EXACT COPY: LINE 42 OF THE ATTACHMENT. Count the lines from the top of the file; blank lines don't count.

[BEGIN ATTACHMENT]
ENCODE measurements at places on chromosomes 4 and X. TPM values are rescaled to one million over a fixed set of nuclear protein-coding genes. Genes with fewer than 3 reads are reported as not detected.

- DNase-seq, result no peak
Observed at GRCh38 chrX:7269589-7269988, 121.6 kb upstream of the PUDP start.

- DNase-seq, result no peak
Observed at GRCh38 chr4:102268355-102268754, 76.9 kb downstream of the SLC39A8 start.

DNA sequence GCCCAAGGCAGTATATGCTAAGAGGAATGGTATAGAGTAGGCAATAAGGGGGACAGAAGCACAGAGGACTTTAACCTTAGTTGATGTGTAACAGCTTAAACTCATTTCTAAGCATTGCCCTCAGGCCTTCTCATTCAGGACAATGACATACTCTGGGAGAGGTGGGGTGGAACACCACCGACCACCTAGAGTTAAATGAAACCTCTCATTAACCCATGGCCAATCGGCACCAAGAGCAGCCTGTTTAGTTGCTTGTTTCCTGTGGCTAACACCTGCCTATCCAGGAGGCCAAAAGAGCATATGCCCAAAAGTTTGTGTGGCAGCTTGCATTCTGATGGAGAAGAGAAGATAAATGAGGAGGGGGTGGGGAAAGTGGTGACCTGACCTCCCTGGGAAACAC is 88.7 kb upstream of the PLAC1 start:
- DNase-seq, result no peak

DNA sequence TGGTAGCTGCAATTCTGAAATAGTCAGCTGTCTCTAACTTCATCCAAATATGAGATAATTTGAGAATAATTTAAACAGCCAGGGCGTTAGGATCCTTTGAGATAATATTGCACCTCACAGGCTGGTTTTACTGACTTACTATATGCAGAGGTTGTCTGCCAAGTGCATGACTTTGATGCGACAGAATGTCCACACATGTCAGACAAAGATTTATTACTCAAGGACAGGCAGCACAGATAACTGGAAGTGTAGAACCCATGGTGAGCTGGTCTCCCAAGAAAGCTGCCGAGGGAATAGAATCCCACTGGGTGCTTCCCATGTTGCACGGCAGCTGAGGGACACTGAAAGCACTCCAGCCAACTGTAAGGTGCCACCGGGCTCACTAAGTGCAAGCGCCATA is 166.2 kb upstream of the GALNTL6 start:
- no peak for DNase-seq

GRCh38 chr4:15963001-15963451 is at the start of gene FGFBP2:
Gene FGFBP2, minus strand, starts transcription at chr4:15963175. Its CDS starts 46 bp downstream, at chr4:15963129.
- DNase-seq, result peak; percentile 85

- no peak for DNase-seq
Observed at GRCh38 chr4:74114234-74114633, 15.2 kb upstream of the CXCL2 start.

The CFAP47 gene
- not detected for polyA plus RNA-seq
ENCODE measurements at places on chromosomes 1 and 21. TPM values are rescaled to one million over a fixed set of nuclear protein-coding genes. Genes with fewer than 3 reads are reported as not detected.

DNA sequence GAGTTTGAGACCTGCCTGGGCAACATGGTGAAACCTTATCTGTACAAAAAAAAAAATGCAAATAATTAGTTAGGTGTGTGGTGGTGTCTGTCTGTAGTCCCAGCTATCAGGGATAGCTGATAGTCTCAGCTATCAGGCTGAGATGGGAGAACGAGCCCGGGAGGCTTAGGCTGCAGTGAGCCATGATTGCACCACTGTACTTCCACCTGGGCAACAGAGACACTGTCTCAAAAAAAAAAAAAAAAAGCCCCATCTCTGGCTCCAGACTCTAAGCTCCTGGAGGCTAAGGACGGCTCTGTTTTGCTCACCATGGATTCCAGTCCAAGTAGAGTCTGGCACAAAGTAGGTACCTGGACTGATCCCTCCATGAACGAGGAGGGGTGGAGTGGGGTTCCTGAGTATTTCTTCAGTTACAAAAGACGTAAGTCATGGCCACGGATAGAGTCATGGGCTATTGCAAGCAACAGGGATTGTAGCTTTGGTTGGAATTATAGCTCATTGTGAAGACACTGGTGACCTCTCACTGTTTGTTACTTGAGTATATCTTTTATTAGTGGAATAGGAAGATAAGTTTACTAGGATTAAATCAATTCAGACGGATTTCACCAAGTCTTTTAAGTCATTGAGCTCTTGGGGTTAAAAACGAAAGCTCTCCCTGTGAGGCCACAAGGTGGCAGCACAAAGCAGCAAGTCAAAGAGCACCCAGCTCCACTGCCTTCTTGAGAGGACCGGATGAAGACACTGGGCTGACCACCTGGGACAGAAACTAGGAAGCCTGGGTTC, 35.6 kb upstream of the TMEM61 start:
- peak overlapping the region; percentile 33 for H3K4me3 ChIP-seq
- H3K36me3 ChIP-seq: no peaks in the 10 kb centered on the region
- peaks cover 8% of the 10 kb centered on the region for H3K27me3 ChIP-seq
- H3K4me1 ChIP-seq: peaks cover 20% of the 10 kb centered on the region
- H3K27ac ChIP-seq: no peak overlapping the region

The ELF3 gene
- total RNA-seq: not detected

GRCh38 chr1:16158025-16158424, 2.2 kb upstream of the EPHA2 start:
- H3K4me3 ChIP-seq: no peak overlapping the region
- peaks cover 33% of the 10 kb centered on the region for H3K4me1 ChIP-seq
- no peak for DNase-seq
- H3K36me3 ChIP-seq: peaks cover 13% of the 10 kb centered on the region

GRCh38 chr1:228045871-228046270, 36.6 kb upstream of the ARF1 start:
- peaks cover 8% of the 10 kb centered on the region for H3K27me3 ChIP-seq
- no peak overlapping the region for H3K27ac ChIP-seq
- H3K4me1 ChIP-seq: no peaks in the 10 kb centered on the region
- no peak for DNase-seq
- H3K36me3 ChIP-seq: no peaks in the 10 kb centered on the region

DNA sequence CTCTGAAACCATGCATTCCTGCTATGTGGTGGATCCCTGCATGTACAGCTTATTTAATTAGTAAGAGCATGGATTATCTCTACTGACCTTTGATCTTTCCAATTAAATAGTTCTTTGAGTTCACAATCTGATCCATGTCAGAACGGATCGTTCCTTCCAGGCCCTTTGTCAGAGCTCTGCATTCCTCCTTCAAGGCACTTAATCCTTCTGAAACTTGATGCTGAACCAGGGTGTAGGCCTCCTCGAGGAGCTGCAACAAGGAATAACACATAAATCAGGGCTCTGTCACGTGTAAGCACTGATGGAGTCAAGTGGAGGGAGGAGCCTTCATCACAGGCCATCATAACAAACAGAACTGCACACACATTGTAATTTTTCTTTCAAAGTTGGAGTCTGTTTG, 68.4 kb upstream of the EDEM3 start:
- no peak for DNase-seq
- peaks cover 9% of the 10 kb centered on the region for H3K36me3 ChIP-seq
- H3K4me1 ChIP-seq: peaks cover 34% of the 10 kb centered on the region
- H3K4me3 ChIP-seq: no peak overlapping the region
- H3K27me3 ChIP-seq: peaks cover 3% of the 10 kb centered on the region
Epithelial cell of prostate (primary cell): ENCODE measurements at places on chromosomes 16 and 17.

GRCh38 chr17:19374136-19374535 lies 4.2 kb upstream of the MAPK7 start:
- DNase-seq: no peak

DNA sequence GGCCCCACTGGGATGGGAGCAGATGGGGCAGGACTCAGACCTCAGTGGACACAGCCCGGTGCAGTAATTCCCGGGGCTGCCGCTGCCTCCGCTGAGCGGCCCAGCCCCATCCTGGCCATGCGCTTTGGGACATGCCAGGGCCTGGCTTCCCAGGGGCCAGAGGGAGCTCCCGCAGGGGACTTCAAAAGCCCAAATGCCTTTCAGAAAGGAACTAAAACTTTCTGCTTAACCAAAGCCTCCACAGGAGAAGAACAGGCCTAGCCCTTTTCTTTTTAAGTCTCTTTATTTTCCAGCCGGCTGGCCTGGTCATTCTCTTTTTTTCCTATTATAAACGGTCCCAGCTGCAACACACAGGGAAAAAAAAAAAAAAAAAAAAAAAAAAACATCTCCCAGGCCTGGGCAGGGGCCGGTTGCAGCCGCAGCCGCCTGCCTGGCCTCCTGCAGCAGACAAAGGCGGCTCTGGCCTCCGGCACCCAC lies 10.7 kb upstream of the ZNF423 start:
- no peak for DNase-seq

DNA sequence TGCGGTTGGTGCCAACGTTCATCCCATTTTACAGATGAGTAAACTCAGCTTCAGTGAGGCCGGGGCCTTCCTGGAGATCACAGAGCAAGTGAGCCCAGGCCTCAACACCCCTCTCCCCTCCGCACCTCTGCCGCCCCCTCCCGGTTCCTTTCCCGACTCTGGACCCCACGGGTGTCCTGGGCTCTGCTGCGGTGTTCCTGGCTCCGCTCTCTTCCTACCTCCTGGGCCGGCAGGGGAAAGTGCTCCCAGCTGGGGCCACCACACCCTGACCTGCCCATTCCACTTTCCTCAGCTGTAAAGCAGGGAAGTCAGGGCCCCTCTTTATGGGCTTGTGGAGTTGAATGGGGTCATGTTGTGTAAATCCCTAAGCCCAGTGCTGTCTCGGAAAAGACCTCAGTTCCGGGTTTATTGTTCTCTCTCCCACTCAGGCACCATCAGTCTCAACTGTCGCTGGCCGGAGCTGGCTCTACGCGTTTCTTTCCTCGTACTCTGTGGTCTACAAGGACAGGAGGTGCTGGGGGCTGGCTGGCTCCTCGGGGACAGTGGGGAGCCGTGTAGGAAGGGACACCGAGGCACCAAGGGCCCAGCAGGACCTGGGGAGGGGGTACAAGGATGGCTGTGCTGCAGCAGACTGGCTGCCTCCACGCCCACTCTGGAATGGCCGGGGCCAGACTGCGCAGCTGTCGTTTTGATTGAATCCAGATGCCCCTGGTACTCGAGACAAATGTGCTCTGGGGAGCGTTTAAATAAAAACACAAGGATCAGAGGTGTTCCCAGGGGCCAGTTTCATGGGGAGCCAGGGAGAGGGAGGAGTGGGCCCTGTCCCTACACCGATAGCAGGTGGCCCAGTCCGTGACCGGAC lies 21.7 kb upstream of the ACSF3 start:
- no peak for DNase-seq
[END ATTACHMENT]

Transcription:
- H3K27me3 ChIP-seq: peaks cover 3% of the 10 kb centered on the region